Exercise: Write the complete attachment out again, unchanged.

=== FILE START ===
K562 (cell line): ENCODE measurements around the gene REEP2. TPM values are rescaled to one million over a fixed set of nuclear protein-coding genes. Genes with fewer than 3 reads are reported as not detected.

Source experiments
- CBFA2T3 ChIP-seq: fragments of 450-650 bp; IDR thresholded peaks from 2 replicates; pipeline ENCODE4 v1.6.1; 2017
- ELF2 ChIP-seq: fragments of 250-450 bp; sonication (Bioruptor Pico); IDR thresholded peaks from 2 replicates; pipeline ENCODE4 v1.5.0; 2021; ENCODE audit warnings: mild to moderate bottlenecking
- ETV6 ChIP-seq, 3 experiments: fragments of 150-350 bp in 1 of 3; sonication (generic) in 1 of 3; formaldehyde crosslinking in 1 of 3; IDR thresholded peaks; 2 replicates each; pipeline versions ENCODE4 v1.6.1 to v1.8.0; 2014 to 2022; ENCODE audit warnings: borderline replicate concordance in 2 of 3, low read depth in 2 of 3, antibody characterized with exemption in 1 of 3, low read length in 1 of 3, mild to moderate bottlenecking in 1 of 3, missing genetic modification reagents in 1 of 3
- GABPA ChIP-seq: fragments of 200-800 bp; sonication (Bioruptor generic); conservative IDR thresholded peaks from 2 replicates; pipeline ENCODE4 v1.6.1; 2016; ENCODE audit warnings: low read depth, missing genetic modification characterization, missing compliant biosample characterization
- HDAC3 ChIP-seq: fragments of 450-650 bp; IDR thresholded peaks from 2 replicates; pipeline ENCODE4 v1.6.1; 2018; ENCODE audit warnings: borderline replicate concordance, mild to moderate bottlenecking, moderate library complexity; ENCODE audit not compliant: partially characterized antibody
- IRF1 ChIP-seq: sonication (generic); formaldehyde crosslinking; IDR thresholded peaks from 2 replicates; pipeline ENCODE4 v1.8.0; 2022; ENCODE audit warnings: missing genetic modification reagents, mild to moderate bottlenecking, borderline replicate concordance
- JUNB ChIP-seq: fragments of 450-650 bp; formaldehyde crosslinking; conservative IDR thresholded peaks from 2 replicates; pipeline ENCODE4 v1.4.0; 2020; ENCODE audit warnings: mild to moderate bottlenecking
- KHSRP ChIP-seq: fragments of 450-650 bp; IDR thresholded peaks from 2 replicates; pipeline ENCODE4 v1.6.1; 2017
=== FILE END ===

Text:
K562 (cell line): ENCODE measurements around the gene REEP2. TPM values are rescaled to one million over a fixed set of nuclear protein-coding genes. Genes with fewer than 3 reads are reported as not detected.

Source experiments
- CBFA2T3 ChIP-seq: fragments of 450-650 bp; IDR thresholded peaks from 2 replicates; pipeline ENCODE4 v1.6.1; 2017
- ELF2 ChIP-seq: fragments of 250-450 bp; sonication (Bioruptor Pico); IDR thresholded peaks from 2 replicates; pipeline ENCODE4 v1.5.0; 2021; ENCODE audit warnings: mild to moderate bottlenecking
- ETV6 ChIP-seq, 3 experiments: fragments of 150-350 bp in 1 of 3; sonication (generic) in 1 of 3; formaldehyde crosslinking in 1 of 3; IDR thresholded peaks; 2 replicates each; pipeline versions ENCODE4 v1.6.1 to v1.8.0; 2014 to 2022; ENCODE audit warnings: borderline replicate concordance in 2 of 3, low read depth in 2 of 3, antibody characterized with exemption in 1 of 3, low read length in 1 of 3, mild to moderate bottlenecking in 1 of 3, missing genetic modification reagents in 1 of 3
- GABPA ChIP-seq: fragments of 200-800 bp; sonication (Bioruptor generic); conservative IDR thresholded peaks from 2 replicates; pipeline ENCODE4 v1.6.1; 2016; ENCODE audit warnings: low read depth, missing genetic modification characterization, missing compliant biosample characterization
- HDAC3 ChIP-seq: fragments of 450-650 bp; IDR thresholded peaks from 2 replicates; pipeline ENCODE4 v1.6.1; 2018; ENCODE audit warnings: borderline replicate concordance, mild to moderate bottlenecking, moderate library complexity; ENCODE audit not compliant: partially characterized antibody
- IRF1 ChIP-seq: sonication (generic); formaldehyde crosslinking; IDR thresholded peaks from 2 replicates; pipeline ENCODE4 v1.8.0; 2022; ENCODE audit warnings: missing genetic modification reagents, mild to moderate bottlenecking, borderline replicate concordance
- JUNB ChIP-seq: fragments of 450-650 bp; formaldehyde crosslinking; conservative IDR thresholded peaks from 2 replicates; pipeline ENCODE4 v1.4.0; 2020; ENCODE audit warnings: mild to moderate bottlenecking
- KHSRP ChIP-seq: fragments of 450-650 bp; IDR thresholded peaks from 2 replicates; pipeline ENCODE4 v1.6.1; 2017